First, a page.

Monday, August 21, 2017


Tunisia is, of course, a Muslim country today.  Many cities in Tunisia, however, seemed to have been built on the foundation of earlier civilizations, such as Rome and  Carthage.  Kairouan is clearly one which was founded by the Muslims.  In fact, it was founded by the Arab general Uqba ibn Nafi as a military outpost for the conquest of the Magreb, including present day Tunisia, Algeria and Morocco.  

The most notable landmark is the medina (old city) around the Great Mosque.  We stayed in a hotel converted from the old fort protecting the medina.  

I went out running in the afternoon after arrival and tumbled upon the Great Mosque.  When I came out of the hotel I wasn’t sure where I was going.  The map given by the hotel showed that I wasn’t too far away from the hotel.  When I found that the neighbourhood looked friendly enough, I decided to make a loop and tried to reach the Great Mosque before turning back.  

In the end, I did stumbled upon the Great Mosque before I realised that I had arrived.  

When I passed one of the gates to the medina, I realised that it was actually a World Heritage site.  

There are plenty of people around, but few looked like they are tourists. A couple of kids seemed quite friendly, even though they couldn’t really speak English. 
It was late, and the Mosques was closed.  I knew I would return in the morning anyway, so I wasn’t disappointed.  I did get to see the impressive mineral and the outer walls.  Just beyond the minaret was a cemetery without markings.  It turned out to be people buried there in the early days, when Islam was struggling to establish itself in the area.  The identity of the dead were lost.  The dead are buried in another cemetery nowadays. I was also told that the dead are laid by their sides, with their feet towards Mecca, so that when they rise up at the end of the world, they would see Mecca.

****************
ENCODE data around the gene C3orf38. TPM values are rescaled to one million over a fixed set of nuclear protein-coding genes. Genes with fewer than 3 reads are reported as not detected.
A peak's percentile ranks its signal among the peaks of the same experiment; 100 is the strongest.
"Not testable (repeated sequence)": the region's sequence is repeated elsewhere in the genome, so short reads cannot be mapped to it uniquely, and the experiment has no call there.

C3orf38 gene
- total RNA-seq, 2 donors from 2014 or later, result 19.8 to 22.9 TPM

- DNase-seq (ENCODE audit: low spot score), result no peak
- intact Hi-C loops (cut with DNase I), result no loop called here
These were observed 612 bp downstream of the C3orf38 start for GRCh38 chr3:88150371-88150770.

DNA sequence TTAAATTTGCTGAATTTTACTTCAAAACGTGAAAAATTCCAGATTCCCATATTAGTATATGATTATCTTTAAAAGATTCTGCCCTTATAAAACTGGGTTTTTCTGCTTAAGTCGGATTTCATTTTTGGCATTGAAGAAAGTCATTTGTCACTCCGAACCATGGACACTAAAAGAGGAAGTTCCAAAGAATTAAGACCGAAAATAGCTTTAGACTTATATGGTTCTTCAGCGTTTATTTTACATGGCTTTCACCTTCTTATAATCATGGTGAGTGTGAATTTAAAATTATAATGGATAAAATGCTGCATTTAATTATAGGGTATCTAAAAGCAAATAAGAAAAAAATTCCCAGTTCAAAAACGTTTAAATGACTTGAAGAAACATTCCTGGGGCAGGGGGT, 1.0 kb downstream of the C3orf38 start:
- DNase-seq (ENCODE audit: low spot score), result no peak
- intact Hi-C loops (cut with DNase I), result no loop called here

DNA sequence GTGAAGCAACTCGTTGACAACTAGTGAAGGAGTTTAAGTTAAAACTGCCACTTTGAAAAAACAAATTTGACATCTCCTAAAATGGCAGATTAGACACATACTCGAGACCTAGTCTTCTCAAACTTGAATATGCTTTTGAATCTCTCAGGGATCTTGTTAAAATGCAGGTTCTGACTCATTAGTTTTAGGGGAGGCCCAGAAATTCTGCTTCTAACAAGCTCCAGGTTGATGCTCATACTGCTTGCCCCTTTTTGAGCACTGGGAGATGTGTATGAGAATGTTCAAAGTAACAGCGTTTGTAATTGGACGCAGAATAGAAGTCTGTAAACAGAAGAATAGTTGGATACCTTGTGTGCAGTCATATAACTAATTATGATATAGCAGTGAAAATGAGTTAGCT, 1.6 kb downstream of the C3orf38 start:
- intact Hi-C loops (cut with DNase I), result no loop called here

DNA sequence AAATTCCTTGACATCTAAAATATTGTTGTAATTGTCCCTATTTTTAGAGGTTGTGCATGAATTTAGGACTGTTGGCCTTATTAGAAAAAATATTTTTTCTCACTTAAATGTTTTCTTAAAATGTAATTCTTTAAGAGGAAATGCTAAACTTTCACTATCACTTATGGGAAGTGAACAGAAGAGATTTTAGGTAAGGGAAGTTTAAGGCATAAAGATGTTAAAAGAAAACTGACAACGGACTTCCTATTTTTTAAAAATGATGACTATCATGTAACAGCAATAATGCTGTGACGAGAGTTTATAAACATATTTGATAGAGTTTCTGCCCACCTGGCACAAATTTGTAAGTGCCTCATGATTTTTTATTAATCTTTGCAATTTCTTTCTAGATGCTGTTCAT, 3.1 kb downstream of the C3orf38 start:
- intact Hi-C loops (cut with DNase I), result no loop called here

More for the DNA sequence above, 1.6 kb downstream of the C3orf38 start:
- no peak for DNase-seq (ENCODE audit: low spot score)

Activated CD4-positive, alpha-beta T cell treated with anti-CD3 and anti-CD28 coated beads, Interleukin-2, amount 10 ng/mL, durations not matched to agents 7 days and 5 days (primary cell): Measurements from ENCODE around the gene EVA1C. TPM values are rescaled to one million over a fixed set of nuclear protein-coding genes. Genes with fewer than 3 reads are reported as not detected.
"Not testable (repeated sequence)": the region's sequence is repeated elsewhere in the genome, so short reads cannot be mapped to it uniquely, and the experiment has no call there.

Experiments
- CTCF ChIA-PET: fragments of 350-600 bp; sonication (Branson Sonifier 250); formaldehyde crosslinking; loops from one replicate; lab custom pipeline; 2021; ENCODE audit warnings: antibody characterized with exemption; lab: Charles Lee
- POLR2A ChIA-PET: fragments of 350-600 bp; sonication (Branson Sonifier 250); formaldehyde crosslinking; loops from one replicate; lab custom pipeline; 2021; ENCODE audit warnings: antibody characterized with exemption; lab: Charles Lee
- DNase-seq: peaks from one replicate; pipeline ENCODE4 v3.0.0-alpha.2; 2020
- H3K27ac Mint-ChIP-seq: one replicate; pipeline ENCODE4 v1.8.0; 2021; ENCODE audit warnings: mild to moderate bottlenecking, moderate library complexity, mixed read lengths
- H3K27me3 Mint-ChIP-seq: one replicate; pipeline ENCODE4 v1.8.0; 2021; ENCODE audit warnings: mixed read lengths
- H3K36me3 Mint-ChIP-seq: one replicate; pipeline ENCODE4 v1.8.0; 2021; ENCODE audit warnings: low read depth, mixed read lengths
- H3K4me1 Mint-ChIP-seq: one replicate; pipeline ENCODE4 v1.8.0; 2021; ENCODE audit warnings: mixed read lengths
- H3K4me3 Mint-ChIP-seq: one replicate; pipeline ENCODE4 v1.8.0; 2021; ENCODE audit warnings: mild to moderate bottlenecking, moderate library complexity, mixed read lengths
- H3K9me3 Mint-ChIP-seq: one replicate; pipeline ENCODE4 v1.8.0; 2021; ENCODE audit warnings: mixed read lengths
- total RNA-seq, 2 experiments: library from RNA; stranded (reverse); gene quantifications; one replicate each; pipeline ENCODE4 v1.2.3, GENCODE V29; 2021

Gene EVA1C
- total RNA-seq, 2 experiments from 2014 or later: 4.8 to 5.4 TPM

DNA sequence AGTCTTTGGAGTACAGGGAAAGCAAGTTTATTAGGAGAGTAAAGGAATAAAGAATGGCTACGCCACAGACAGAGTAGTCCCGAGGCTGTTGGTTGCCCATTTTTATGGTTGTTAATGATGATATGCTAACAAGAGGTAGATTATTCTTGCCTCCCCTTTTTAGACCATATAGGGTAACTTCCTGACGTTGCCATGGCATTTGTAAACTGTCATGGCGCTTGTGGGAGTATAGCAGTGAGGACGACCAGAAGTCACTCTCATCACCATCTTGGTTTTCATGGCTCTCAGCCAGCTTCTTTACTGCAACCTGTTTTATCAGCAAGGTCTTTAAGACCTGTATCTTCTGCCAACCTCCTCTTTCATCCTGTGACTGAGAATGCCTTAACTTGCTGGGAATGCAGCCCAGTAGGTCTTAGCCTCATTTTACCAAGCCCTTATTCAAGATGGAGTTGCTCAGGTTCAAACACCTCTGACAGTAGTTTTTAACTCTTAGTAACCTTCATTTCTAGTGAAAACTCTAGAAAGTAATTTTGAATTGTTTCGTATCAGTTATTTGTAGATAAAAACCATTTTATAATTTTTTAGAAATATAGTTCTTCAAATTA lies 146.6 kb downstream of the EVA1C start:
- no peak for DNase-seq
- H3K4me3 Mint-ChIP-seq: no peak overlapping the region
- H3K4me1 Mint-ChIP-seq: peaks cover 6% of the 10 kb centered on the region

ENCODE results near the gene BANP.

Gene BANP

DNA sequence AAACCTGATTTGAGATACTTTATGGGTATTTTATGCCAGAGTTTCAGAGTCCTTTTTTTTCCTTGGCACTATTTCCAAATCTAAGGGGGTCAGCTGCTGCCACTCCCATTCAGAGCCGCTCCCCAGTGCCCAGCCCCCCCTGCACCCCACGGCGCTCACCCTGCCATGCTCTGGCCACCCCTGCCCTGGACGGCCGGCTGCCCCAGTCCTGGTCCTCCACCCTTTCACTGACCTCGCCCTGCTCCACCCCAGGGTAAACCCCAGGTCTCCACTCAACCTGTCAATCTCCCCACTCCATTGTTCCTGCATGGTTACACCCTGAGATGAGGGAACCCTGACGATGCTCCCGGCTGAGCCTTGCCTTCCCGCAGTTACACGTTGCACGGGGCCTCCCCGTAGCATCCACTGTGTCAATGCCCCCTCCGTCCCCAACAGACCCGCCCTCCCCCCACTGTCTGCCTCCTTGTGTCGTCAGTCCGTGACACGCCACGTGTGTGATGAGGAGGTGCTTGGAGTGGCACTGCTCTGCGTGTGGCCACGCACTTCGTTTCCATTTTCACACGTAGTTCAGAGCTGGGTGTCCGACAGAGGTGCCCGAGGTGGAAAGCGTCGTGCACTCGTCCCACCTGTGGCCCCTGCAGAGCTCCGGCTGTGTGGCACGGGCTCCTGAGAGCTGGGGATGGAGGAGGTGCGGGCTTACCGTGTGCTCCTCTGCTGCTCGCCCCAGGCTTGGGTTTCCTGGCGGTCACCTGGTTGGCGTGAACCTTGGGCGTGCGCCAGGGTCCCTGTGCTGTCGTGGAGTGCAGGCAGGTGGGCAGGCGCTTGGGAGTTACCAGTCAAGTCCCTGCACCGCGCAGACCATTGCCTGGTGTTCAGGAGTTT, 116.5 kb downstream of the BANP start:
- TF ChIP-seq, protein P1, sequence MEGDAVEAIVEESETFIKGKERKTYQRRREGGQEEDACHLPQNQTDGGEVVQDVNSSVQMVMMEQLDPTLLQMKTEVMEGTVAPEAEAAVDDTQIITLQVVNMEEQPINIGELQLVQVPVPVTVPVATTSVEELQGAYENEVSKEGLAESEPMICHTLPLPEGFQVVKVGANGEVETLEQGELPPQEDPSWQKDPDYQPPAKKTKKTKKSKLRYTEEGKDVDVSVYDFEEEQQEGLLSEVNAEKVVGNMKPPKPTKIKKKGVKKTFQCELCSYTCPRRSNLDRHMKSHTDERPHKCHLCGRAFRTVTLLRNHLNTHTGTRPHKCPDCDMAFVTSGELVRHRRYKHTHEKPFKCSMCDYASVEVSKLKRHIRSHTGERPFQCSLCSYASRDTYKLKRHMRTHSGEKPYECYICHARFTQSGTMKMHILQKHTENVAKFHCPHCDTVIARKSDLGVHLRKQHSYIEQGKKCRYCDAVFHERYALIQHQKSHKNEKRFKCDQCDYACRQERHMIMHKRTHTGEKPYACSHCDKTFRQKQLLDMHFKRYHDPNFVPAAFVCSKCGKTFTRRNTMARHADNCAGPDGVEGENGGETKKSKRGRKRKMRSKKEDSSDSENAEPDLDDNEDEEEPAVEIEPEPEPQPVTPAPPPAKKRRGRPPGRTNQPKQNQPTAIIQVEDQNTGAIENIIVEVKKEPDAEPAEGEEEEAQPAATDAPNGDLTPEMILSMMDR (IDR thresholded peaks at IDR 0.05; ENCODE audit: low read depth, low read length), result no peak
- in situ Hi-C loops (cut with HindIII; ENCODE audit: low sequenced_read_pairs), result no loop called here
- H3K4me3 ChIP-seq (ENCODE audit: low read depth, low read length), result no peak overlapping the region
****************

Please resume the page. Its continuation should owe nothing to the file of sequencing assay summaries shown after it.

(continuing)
The following morning, I came again with my wife and the rest of the group.  We got to see the distinctive keyhole arches and the beautiful but austere courtyard.  

We were not allowed into the sanctuary but allowed to peek inside.  Some people were praying.  

There was a water filtration system which seems to kind of still works. 

There was also a kind of a sundial that I did not recognise and did not know how it worked.  

There was also a friendly family from Algeria.  

Kairouan had left me with good impressions. 

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